“Sustainability is a major focus at Princess and we have given ourselves some tough targets to meet in terms of reducing our carbon emissions – including a reduction in manufacturing CO2 emissions by over 20 per cent by 2023. We have become the conservation custodians of marine environments such as Eddystone Reef, and are very much focused on waste reduction with an ongoing shift towards clean energy across all our manufacturing sites. So it is with great pleasure that we are now also able to contribute in a meaningful way to Plymouth’s Marine e-Charging Living Lab (MeLL). Working with the innovative team at the University of Plymouth and supported by Plymouth City Council, we are proud to be a part of the team which will help develop the pivotal infrastructure required to provide a suitable network of marine charging facilities in the Plymouth area, continuing to build upon the city’s great work in clean maritime innovation.”

Alex Bamberg, CEO of AQUA superPower said:

“We are privileged to work with the University of Plymouth, Plymouth City Council and a premiere yacht manufacturer like Princess Yachts. In deploying our world first dedicated marine fast charge network as part of the project, we are creating the landscape towards decarbonization of the marine environment. Our team has an extensive background in developing and establishing DC charge network infrastructure and as a UK company, we very much look forward to bringing our knowledge and technology to the MeLL project. This is the start of a network originating from Plymouth to build a marine e-mobility corridor and establishing a centre of excellence in marine charging. Aqua are the first fast charge network company to be awarded a grant under the Innovate UK Clean Maritime Demonstration Competition and we very much look forward to contributing to the success of this important project with our partners.”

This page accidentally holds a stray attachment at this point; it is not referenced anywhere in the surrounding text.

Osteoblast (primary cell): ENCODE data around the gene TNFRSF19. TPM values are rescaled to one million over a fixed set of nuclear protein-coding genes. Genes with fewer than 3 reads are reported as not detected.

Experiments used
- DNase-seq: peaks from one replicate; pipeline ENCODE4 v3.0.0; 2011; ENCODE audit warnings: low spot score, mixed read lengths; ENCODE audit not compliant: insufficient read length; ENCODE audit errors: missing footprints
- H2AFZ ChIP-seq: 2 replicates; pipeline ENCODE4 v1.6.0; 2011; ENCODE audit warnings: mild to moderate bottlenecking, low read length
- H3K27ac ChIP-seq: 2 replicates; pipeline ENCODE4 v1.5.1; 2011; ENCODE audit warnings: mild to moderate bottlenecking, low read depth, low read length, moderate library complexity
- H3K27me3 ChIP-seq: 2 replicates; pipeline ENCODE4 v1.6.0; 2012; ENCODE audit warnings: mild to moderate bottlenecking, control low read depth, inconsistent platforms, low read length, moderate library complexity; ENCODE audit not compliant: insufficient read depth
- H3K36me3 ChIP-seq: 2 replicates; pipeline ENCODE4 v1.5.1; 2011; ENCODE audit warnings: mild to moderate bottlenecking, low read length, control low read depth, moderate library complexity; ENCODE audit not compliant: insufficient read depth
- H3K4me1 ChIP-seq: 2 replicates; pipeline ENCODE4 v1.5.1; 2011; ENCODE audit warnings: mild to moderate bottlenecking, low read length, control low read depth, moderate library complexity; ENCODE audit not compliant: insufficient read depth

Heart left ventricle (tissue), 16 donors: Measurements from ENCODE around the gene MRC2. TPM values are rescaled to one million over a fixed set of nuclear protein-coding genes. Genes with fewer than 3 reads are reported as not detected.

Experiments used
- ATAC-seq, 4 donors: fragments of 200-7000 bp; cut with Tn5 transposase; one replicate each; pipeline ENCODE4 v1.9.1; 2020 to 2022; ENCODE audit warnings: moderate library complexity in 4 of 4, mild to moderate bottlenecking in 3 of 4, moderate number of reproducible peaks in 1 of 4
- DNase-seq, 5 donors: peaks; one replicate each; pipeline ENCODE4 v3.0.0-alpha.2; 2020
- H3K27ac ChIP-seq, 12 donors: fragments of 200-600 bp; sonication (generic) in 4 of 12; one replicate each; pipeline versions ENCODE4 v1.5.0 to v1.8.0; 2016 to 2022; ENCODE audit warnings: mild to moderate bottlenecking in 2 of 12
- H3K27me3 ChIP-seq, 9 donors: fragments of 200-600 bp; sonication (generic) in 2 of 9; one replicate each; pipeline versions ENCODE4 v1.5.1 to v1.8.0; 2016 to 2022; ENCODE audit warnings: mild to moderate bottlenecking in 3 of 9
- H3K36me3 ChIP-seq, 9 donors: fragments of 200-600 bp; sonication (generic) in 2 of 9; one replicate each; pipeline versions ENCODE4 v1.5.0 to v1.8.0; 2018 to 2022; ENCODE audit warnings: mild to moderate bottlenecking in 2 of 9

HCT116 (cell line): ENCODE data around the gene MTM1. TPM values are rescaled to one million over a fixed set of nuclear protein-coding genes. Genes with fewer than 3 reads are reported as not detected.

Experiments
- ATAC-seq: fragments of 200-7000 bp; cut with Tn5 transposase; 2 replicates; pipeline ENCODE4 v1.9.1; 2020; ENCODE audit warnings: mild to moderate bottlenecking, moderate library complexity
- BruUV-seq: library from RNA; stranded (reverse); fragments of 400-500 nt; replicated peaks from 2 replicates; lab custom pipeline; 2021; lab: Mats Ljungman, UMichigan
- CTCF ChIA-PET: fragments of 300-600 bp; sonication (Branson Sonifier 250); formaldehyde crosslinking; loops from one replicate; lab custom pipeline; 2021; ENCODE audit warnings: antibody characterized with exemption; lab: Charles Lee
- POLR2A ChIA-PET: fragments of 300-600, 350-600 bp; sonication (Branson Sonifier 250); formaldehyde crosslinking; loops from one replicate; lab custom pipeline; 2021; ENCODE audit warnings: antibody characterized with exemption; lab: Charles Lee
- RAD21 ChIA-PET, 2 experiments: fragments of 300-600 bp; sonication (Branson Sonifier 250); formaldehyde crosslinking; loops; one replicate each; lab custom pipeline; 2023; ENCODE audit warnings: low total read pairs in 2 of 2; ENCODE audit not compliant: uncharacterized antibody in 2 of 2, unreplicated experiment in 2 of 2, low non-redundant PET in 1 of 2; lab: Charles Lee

The winners of the Clean Maritime Demonstration Competition were announced in Greenwich, the heart of British maritime, on the state-of-the-art Royal Navy ship HMS Albion.